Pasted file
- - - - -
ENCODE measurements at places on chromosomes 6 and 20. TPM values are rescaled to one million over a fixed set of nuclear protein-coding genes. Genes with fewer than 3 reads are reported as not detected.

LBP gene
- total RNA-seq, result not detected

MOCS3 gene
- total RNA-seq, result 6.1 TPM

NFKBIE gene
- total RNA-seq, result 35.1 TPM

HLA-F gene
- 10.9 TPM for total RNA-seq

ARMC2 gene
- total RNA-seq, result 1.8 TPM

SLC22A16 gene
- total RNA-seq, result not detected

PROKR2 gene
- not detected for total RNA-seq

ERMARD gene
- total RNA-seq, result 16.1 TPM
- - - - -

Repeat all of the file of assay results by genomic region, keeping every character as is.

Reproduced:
ENCODE measurements at places on chromosomes 6 and 20. TPM values are rescaled to one million over a fixed set of nuclear protein-coding genes. Genes with fewer than 3 reads are reported as not detected.

LBP gene
- total RNA-seq, result not detected

MOCS3 gene
- total RNA-seq, result 6.1 TPM

NFKBIE gene
- total RNA-seq, result 35.1 TPM

HLA-F gene
- 10.9 TPM for total RNA-seq

ARMC2 gene
- total RNA-seq, result 1.8 TPM

SLC22A16 gene
- total RNA-seq, result not detected

PROKR2 gene
- not detected for total RNA-seq

ERMARD gene
- total RNA-seq, result 16.1 TPM